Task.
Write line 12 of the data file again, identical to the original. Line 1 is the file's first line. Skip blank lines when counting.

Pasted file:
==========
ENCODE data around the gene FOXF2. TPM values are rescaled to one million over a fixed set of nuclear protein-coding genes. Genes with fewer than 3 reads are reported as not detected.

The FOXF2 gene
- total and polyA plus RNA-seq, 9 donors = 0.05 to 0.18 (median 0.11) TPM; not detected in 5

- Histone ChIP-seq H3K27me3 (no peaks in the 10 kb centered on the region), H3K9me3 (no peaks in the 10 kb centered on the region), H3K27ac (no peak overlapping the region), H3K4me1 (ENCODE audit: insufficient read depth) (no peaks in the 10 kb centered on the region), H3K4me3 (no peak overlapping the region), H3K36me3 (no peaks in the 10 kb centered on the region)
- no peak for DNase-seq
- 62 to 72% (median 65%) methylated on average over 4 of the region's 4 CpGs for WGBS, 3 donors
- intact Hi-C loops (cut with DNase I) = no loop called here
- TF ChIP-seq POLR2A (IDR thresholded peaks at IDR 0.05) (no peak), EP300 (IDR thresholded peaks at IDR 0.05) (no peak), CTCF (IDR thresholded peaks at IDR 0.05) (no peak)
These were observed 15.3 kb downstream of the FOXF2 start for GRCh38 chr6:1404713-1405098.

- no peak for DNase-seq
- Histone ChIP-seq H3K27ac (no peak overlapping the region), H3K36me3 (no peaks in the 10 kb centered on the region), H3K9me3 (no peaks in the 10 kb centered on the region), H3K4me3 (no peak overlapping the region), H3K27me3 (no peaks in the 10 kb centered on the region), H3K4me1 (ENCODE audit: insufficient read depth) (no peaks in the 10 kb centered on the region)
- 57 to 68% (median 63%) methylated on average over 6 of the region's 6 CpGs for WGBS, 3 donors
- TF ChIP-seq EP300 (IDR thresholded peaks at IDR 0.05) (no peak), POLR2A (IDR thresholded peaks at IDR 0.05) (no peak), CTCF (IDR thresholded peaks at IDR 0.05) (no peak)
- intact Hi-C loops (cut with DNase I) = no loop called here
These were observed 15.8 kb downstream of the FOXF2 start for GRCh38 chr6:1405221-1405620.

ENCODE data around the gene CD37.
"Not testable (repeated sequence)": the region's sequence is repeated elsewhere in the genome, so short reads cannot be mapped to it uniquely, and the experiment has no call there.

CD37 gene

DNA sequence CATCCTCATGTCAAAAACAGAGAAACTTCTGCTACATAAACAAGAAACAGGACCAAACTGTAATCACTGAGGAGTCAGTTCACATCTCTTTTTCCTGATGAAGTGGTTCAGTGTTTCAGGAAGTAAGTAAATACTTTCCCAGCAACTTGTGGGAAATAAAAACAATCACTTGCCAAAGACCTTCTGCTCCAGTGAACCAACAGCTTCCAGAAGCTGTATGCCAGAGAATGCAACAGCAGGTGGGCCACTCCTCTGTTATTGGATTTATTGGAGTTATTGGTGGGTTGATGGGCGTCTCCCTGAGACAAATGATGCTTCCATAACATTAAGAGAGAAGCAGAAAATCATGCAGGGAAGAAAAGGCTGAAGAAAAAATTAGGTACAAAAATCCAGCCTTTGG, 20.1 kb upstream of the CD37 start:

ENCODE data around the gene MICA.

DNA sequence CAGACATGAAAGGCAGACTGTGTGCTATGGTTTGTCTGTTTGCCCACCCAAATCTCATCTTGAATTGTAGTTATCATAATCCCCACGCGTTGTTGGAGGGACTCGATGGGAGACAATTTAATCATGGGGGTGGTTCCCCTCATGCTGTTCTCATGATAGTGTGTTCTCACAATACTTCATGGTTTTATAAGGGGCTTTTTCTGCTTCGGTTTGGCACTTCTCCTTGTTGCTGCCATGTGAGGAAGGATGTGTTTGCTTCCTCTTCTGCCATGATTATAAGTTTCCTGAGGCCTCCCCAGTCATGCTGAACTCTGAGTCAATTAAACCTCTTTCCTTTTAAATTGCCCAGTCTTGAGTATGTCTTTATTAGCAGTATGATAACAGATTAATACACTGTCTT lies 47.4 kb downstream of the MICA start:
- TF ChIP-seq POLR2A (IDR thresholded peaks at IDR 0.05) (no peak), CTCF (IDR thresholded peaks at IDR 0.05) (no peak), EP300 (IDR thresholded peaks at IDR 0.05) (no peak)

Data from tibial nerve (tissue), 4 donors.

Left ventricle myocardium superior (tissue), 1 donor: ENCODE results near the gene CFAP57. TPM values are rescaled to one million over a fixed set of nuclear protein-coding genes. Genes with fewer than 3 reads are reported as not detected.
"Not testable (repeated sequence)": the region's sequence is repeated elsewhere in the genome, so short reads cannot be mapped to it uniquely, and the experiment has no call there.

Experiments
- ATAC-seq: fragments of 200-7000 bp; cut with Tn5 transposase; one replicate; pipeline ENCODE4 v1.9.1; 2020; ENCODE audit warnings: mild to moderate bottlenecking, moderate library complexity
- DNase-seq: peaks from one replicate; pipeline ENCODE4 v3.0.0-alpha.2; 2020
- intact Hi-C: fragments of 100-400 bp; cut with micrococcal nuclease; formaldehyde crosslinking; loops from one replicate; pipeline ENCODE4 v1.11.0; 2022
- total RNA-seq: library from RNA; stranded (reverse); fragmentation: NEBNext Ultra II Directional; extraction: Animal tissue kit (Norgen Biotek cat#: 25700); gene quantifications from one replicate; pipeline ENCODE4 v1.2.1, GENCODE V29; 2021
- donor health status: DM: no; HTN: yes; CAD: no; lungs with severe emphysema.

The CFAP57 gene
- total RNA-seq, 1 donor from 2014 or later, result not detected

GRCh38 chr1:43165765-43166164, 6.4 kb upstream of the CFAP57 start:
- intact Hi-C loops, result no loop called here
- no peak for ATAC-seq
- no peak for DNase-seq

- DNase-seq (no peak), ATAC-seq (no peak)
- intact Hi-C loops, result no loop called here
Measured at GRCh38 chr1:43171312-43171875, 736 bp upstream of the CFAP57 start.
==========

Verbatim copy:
- 57 to 68% (median 63%) methylated on average over 6 of the region's 6 CpGs for WGBS, 3 donors